Over the last several years, there has been a surge in the popularity of small, independently-owned coffee shops across the United States. People of all ages often bring their laptops to coffeehouses, connect to free Wi-Fi and work while enjoying a cup of coffee.
Within the last two years, longtime Monmouth county resident Bob Hespe has opened two “1st Cup” coffee shops in Atlantic Highlands and Middletown. 1st Cup has a similar image to other small coffee shops - a minimalistic, rustic, design with comfortable seating and free Wi-Fi.
But this isn’t Hespe’s first foray into the coffee business, he opened his first shop in Red Bank in 1993 on Monmouth Street. He saw the success of Starbucks on the West Coast and in New York City and decided to open his own coffee shop.
Instead of following the corporate model of Starbucks, though, Hespe has taken his own approach. “I’ve never worked for a corporation - I wouldn’t know how to,” Hespe said. “The only office I’ve ever worked is in the offices I’ve owned.”
Instead, he strives to create a local, community feeling in his coffee shops.
“I’m used to working as a very individual, local business,” Hespe said. As a local business owner, he enjoys interacting with regular customers. Many of 1st Cup’s customers are regulars who visit both locations frequently.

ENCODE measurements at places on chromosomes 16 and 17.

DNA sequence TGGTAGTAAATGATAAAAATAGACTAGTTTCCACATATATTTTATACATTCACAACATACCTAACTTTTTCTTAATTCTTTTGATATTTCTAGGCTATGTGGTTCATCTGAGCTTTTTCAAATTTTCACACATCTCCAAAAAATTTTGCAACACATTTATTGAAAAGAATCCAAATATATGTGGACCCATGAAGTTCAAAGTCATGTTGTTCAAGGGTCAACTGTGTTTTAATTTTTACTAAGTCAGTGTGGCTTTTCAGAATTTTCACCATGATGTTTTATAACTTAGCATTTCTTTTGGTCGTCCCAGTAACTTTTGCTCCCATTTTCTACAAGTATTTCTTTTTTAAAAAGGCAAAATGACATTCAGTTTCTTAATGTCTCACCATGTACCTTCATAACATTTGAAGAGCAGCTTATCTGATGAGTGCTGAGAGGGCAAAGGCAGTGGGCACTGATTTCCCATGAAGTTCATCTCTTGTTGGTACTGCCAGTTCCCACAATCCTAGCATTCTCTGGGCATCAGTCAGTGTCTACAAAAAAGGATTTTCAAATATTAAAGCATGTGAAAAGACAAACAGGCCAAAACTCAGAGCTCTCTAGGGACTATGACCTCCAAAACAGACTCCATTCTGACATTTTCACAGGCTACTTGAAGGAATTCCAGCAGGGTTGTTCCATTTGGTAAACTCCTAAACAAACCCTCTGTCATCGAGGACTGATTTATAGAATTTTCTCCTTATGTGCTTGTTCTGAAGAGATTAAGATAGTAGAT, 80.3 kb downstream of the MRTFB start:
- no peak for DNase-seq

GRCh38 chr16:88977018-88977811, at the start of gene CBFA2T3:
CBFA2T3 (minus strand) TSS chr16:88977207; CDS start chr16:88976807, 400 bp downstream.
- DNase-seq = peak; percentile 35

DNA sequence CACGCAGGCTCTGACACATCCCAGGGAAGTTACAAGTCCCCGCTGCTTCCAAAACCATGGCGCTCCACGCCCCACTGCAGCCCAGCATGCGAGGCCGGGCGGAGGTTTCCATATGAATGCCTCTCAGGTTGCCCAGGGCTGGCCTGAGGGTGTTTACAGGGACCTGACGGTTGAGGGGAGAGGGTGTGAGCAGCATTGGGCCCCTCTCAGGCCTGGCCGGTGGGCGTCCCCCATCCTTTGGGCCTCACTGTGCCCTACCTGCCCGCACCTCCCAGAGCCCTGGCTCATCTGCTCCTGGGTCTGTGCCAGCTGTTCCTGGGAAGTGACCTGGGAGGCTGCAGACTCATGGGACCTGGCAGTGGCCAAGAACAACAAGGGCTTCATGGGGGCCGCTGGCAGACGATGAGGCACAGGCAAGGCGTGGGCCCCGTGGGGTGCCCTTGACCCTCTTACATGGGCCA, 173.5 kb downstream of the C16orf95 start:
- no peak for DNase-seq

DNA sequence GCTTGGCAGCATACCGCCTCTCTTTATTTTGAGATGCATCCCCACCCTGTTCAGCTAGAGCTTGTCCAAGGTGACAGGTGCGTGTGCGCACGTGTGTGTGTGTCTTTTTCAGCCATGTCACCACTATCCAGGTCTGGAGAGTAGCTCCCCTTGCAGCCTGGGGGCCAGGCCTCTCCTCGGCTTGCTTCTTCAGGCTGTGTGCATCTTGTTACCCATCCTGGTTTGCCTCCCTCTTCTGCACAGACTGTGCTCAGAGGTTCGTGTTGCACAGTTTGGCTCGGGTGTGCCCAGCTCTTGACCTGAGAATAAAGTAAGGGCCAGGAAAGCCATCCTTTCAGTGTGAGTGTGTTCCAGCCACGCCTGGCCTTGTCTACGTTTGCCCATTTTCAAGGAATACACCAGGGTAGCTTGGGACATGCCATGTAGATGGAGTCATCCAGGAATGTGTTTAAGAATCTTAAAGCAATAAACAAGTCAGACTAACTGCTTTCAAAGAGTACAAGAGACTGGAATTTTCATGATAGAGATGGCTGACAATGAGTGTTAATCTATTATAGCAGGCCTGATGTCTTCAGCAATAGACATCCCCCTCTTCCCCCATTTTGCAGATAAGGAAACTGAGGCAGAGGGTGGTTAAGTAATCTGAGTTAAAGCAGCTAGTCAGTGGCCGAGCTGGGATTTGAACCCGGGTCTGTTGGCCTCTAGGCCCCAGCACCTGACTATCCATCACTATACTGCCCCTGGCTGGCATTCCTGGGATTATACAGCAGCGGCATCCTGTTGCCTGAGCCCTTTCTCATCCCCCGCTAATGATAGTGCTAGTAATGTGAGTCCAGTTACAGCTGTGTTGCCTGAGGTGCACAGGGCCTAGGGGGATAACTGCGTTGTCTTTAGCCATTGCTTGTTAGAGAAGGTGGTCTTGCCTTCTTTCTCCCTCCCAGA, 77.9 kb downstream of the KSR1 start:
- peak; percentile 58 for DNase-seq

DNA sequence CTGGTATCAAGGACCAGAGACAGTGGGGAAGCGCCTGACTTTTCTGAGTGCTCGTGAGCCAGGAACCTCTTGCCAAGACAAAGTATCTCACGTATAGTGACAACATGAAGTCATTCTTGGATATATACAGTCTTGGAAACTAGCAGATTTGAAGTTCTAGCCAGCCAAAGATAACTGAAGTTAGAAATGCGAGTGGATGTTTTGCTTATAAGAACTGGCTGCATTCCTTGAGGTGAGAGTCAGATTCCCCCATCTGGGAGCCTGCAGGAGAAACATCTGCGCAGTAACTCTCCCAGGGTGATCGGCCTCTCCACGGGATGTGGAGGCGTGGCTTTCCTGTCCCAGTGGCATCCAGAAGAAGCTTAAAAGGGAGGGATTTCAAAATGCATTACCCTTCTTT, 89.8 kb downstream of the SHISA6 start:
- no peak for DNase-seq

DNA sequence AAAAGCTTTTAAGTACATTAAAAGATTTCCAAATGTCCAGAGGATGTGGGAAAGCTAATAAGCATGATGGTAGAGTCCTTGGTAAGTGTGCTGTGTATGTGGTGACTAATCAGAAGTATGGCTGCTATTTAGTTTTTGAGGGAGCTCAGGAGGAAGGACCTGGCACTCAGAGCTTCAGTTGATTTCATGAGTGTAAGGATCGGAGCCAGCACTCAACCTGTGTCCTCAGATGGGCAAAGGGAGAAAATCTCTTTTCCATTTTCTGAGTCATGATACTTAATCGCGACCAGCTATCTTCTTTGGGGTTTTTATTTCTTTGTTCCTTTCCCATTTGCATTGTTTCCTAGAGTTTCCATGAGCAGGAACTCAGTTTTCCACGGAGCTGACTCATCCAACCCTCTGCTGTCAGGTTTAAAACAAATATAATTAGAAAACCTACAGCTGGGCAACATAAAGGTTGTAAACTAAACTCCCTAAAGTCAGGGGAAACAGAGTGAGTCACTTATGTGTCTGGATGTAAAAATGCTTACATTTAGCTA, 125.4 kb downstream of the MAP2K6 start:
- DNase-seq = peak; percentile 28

In his Atlantic Highlands shop, Hespe hosts an open-mic every other Saturday. This usually draws a diverse local crowd including singer-songwriters, rappers, and poets.
He also showcases local art for sale on the walls of his Middletown and Atlantic Highlands locations, which he cites as an important part of 1st Cup’s organic design and community feeling. Customers are charmed by 1st Cup’s atmosphere and often sit in both shops for hours at a time.
When it comes to the science behind the coffee itself, Hespe stresses the importance of simply having a great product. He uses a local roaster for his beans and then relies on his own taste tests and customer feedback to determine when his coffee is up to par. He says the quality of the product is the most important aspect of the business.
The secret formula for Hespe seems to be consciously providing a comfortable environment and a good quality product in an era of increased corporatization. “I just believe if you really focus on quality and human interaction, that takes care of the bottom line,” Hespe said. He prides himself on his “say-yes philosophy” which has allowed him to embrace new opportunities and make his small-town coffee shops staples in the Middletown and Atlantic Highlands communities.